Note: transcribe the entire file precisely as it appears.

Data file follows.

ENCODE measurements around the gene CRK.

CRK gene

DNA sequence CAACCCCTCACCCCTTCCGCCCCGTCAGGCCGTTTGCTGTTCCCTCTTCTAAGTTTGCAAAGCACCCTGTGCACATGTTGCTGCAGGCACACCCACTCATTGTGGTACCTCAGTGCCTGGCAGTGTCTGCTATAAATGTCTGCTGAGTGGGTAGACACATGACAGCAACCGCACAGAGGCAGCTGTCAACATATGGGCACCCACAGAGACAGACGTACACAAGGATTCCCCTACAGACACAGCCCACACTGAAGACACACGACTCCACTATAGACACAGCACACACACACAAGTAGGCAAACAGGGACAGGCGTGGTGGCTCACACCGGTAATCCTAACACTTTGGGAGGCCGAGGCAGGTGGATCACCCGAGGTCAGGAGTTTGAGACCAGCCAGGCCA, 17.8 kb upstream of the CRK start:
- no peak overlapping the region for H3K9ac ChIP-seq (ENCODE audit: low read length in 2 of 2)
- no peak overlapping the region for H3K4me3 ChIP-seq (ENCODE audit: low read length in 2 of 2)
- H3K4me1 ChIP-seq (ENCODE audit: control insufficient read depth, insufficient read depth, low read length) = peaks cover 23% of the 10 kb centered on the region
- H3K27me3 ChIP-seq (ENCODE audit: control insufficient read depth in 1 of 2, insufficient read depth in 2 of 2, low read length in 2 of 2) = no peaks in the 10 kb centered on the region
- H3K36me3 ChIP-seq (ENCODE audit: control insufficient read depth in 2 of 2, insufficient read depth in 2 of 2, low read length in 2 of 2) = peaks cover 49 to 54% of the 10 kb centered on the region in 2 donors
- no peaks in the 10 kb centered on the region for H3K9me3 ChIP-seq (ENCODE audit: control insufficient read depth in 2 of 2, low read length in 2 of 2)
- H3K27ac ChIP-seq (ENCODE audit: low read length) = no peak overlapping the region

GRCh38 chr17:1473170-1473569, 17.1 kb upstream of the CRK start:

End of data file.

ENCODE measurements around the gene CRK.

CRK gene

DNA sequence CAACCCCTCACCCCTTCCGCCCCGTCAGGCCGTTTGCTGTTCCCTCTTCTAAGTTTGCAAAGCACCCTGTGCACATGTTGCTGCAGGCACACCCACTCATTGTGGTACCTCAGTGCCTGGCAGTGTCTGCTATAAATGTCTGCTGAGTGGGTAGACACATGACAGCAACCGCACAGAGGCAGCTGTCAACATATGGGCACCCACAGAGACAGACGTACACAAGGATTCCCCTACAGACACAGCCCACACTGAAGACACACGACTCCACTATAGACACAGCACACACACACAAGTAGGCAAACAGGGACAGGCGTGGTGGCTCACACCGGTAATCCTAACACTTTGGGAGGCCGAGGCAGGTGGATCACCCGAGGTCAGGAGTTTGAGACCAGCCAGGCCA, 17.8 kb upstream of the CRK start:
- no peak overlapping the region for H3K9ac ChIP-seq (ENCODE audit: low read length in 2 of 2)
- no peak overlapping the region for H3K4me3 ChIP-seq (ENCODE audit: low read length in 2 of 2)
- H3K4me1 ChIP-seq (ENCODE audit: control insufficient read depth, insufficient read depth, low read length) = peaks cover 23% of the 10 kb centered on the region
- H3K27me3 ChIP-seq (ENCODE audit: control insufficient read depth in 1 of 2, insufficient read depth in 2 of 2, low read length in 2 of 2) = no peaks in the 10 kb centered on the region
- H3K36me3 ChIP-seq (ENCODE audit: control insufficient read depth in 2 of 2, insufficient read depth in 2 of 2, low read length in 2 of 2) = peaks cover 49 to 54% of the 10 kb centered on the region in 2 donors
- no peaks in the 10 kb centered on the region for H3K9me3 ChIP-seq (ENCODE audit: control insufficient read depth in 2 of 2, low read length in 2 of 2)
- H3K27ac ChIP-seq (ENCODE audit: low read length) = no peak overlapping the region

GRCh38 chr17:1473170-1473569, 17.1 kb upstream of the CRK start: